## You are learning Cell Referencing in MS Excel

How to create a mixed cell reference?

There are two ways to create a mixed cell reference in Excel:

1. Manually entering the dollar sign ($):

* Click on the cell where you want to enter the formula.

* Start typing your formula with the equal sign (=).

* Click on the cell you want to reference for the part that should remain constant (either the row or column).

* Press F4 on your keyboard. This cycles through different reference types (relative, absolute, mixed).

* Repeat F4 until the dollar sign ($) appears in front of the row OR column you want to lock, depending on what you want to remain constant.

* Complete your formula by selecting or typing the remaining cell references.

2. Using the mouse to select:

* Click on the cell where you want to enter the formula.

* Start typing your formula with the equal sign (=).

* Click on the cell you want to reference for the part that should remain constant.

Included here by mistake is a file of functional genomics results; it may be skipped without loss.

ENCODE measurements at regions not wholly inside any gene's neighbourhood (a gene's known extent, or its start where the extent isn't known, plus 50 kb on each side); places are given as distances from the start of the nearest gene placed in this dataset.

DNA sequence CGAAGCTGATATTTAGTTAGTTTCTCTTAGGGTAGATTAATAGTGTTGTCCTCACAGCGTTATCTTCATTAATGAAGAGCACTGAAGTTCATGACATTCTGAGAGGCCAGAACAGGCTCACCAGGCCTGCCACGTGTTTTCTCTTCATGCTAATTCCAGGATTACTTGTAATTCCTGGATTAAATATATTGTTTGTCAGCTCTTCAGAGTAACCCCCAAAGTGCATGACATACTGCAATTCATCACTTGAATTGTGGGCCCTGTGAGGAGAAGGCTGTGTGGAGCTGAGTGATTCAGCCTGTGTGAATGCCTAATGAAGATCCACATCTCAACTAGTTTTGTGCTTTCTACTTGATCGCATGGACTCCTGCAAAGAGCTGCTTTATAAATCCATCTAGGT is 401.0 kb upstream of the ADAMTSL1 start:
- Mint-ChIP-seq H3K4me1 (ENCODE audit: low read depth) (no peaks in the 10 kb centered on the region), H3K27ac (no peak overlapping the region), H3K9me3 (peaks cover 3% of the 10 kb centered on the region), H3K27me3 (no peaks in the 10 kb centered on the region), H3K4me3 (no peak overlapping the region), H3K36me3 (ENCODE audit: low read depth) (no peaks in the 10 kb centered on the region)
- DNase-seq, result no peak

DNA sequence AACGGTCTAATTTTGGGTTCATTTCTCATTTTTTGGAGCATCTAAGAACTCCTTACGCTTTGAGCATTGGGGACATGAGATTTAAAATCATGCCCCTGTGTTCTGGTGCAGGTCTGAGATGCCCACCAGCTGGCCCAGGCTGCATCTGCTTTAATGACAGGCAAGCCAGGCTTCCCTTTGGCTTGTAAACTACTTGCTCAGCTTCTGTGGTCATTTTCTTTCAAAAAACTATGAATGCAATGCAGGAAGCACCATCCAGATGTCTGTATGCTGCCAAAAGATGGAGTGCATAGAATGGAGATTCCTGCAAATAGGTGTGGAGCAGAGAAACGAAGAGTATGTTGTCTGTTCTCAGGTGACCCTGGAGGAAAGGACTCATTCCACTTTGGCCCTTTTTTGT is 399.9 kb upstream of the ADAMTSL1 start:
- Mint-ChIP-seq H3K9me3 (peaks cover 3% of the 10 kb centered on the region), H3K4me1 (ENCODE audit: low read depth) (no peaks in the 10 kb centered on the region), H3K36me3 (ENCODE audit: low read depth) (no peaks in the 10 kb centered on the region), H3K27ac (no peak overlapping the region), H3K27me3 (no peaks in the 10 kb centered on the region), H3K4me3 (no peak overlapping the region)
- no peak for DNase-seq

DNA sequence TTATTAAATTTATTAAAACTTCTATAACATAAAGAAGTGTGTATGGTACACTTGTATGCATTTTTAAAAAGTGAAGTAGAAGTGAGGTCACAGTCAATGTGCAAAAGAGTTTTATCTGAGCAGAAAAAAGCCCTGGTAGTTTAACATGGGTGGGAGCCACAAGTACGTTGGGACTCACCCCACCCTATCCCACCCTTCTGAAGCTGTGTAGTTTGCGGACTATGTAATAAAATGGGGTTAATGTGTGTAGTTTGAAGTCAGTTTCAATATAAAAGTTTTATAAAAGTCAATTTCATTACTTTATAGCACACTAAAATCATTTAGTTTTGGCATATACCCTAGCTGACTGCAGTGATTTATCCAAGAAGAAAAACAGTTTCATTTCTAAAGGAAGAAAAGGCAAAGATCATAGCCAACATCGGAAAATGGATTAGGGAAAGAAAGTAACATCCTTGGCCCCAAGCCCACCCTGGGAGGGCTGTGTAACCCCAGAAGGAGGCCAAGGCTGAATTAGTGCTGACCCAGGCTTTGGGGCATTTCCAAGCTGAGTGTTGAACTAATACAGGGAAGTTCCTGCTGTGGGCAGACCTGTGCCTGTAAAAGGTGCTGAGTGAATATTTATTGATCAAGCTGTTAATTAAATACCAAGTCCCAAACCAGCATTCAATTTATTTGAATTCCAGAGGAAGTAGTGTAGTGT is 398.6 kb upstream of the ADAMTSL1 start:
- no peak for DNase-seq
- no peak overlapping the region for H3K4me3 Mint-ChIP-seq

* Hold down the Ctrl key on your keyboard.

* Click on the cell you want to reference for the variable part of the formula.

* Release the Ctrl key.

Example 1: Locking the Column

* You want to multiply the value in cell B2 by the values in cells A3:A10.

* In cell C2, enter the formula: `=B2*$A3`

* Press F4 on your keyboard once to change the reference of cell A3 to a mixed reference. Now the formula will be: `=B2*$A$3` (locking the column A).

* As you copy this formula down to cells C3:C10, the row reference will automatically adjust (A4, A5, etc.), while the column reference (B) remains constant due to the dollar sign.

Example 2: Locking the Row

* You want to add the value in cell A1 to the values in B2:B10.

* In cell C2, enter the formula: `=A1+B2`

* Press F4 on your keyboard twice to change the reference of cell A1 to a mixed reference. Now the formula will be: `=$A1+B2` (locking the row 1).

* As you copy this formula down to cells C3:C10, the column reference will automatically adjust (C3, C4, etc.), while the row reference (1) remains constant due to the dollar sign.